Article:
htpasswd – Apache Server Creates Password Authentication File

The htpasswd command is used to create and update user authentication files for basic authentication in Apache web server. This command encrypts passwords and stores them in a file that can be used by Apache to authenticate users before allowing them access to protected areas of a website.


The basic syntax of the htpasswd command is as follows:

htpasswd [options] passwordfile username

Here, passwordfile is the name of the file where the encrypted passwords will be stored, and username is the name of the user whose password is being added or updated.

To add a new user to the authentication file, use the -c option:

htpasswd -c passwordfile username

This will create a new authentication file if it does not already exist, and add the specified user’s password to it.

To update an existing user’s password, simply omit the -c option:

htpasswd passwordfile username

This will prompt you to enter the new password for the specified user.

Specific Use Cases

  • Creating an authentication file for a new website
htpasswd -c /etc/apache2/.htpasswd john

This will create a new authentication file named .htpasswd in the /etc/apache2/ directory, and add a new user named john to it.

  • Updating an existing user’s password
htpasswd /etc/apache2/.htpasswd john

This will prompt you to enter a new password for the user john in the /etc/apache2/.htpasswd file.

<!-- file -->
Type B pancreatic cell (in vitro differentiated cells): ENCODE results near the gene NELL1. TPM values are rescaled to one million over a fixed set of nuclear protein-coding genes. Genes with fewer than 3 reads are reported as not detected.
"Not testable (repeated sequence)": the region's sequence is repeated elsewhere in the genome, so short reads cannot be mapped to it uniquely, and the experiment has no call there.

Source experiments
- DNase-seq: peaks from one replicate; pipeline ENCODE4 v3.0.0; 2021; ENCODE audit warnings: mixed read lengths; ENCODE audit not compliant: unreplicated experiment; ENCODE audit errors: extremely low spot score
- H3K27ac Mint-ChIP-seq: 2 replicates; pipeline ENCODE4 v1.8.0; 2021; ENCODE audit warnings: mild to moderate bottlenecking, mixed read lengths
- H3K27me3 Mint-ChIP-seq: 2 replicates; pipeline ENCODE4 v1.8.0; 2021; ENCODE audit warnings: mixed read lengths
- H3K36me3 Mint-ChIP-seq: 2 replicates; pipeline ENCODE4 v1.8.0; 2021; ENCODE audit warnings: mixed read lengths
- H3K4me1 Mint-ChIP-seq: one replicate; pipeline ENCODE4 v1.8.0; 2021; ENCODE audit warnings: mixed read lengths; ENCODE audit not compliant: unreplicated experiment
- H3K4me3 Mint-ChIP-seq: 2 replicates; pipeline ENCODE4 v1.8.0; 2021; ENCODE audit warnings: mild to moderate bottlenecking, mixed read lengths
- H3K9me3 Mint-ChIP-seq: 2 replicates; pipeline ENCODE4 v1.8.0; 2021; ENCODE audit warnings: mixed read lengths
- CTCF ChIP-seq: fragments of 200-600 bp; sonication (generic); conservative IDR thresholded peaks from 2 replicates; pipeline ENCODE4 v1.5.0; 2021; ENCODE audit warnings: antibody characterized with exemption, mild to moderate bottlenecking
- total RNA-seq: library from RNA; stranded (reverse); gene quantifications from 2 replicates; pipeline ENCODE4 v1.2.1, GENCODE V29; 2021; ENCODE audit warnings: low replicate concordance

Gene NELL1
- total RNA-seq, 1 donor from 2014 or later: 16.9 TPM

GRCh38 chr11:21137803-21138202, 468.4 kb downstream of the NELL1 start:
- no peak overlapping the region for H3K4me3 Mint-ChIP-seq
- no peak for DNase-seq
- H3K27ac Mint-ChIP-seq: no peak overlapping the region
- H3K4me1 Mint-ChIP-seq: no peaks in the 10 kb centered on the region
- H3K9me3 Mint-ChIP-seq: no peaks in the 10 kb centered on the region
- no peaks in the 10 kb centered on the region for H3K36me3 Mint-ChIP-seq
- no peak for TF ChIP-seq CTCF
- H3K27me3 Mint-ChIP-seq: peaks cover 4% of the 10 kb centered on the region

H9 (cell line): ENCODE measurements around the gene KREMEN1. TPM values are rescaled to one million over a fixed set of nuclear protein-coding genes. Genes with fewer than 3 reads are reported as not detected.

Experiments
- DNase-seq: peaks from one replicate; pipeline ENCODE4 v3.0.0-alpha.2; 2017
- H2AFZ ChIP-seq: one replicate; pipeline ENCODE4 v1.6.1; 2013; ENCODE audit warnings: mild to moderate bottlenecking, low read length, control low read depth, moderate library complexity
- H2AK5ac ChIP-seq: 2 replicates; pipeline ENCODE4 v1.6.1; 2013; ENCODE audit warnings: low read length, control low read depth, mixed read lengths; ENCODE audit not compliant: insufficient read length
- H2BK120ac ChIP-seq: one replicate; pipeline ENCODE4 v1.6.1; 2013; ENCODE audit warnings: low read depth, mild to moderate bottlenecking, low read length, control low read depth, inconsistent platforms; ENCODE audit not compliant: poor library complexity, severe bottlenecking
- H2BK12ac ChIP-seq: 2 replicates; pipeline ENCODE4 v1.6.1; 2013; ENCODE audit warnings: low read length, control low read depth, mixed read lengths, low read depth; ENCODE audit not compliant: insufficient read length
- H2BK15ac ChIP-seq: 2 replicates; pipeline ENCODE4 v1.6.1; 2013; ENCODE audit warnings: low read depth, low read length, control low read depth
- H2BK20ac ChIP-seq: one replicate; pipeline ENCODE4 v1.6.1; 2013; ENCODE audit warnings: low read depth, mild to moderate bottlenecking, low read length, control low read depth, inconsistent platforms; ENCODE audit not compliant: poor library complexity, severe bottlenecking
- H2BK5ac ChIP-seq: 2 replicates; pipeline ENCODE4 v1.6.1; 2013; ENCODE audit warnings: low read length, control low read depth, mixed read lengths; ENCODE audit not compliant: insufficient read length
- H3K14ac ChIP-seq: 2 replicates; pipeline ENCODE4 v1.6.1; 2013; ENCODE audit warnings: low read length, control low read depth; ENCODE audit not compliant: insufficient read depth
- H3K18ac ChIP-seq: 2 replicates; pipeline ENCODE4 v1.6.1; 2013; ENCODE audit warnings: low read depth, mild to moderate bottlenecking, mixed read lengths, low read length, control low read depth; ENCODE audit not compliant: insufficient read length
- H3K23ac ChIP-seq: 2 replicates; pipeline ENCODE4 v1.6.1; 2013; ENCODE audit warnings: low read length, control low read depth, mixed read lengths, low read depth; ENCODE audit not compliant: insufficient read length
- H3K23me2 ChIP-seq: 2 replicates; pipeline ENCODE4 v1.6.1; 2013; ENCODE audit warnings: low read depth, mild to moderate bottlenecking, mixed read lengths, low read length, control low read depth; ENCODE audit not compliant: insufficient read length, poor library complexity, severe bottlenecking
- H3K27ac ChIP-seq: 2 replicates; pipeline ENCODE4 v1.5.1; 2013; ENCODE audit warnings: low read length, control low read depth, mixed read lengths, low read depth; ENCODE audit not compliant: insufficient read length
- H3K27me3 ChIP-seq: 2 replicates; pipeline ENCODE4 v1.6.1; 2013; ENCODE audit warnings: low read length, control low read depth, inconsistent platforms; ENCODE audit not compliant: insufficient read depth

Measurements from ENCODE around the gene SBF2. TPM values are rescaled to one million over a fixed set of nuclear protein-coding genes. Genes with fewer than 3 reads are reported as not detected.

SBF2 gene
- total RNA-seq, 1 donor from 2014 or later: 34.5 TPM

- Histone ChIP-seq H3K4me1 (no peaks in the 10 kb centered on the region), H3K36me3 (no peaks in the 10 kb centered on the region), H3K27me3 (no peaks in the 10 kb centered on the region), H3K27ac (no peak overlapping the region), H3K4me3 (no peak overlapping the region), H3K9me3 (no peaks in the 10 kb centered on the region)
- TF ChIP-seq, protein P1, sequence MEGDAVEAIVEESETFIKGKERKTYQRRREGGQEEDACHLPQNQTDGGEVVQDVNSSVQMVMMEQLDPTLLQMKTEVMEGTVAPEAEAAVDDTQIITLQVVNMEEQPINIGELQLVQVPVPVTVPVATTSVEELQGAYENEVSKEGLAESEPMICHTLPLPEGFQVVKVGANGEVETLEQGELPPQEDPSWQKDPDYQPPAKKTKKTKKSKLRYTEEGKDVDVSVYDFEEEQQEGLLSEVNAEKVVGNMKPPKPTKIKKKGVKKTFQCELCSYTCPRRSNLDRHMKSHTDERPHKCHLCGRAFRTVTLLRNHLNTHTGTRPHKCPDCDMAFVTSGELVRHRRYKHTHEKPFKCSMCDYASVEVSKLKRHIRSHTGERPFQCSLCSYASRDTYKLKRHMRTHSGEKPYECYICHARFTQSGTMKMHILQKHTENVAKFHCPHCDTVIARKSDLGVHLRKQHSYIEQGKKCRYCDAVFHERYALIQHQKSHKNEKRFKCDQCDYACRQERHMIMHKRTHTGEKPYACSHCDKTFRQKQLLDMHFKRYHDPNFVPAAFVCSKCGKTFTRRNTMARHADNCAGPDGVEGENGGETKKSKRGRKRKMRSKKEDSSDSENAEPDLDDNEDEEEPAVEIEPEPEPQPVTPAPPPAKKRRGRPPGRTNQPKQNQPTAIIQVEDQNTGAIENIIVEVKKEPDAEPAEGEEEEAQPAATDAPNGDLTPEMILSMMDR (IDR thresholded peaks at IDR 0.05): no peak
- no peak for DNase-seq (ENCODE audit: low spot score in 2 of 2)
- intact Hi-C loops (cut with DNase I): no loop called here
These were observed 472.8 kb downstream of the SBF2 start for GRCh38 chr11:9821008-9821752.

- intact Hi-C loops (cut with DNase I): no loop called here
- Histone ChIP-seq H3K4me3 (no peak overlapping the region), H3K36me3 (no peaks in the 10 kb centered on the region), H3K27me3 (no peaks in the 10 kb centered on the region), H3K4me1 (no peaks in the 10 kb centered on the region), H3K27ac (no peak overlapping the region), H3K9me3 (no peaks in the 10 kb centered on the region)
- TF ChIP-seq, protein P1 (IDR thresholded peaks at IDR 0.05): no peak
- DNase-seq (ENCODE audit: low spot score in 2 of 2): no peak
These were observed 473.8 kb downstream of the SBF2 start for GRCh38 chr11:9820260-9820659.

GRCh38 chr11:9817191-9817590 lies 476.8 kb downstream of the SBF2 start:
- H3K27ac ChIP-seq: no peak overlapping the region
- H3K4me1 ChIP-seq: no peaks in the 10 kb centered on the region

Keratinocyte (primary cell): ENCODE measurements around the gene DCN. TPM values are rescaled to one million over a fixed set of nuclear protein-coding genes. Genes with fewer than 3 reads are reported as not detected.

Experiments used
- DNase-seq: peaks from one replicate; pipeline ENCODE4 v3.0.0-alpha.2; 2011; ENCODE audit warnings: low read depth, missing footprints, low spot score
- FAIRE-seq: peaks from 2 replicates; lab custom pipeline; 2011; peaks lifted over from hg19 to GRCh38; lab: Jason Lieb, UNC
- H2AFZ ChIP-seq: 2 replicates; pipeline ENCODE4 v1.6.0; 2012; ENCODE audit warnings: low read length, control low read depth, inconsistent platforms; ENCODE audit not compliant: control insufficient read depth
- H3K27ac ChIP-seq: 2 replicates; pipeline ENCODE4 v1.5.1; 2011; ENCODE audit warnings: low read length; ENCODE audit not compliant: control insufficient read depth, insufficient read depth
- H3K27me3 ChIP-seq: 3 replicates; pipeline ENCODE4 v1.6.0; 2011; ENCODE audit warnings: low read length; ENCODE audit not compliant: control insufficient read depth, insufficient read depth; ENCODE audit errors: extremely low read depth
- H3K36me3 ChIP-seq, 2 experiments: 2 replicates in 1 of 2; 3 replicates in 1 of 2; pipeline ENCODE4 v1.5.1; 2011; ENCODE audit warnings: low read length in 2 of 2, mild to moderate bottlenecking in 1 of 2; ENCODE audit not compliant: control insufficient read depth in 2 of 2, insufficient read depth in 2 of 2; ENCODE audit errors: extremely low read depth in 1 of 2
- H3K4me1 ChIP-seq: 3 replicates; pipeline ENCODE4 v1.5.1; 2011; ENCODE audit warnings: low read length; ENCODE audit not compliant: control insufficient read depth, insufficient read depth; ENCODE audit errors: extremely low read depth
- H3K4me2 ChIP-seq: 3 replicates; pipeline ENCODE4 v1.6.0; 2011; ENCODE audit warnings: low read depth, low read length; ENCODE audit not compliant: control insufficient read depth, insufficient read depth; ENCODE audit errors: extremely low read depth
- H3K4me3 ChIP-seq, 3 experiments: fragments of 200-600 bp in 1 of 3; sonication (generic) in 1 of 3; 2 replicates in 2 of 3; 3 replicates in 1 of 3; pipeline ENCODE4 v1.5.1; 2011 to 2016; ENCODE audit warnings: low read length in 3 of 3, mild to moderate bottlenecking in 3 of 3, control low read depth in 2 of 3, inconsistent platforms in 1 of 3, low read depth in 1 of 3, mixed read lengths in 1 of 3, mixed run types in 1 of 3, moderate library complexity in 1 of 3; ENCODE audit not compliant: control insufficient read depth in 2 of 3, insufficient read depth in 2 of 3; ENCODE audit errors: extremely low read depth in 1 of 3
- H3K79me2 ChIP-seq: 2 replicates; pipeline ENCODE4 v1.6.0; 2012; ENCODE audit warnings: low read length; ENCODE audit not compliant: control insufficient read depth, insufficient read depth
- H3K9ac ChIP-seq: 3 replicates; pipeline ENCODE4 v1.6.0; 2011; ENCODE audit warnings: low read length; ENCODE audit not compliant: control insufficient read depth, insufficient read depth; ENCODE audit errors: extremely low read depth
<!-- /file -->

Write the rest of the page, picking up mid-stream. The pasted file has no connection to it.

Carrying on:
The htpasswd command supports the following options:

Option Description
-c Create a new authentication file.
-b Use batch mode to read passwords from a file.
-n Do not update the password file; display the encrypted password instead.
-m Use the MD5 encryption algorithm (default).
-d Use the crypt() encryption algorithm.
-p Use plain text passwords (not recommended).
-s Use the SHA encryption algorithm.
-i Ignore the case when checking for existing usernames.

Troubleshooting tips

  • If you are getting a “permission denied” error when trying to create or update an authentication file, make sure that the directory where the file is located has the correct permissions and ownership.
  • If you are having trouble logging in with a username and password that you know are correct, make sure that the authentication file is being referenced correctly in the Apache configuration file, and that the AuthType and AuthName directives are set correctly.


  • It is recommended to use the md5 or sha encryption algorithms for password storage, as they are more secure than the crypt algorithm.
  • Plain text passwords should never be used, as they can be easily intercepted and read by attackers.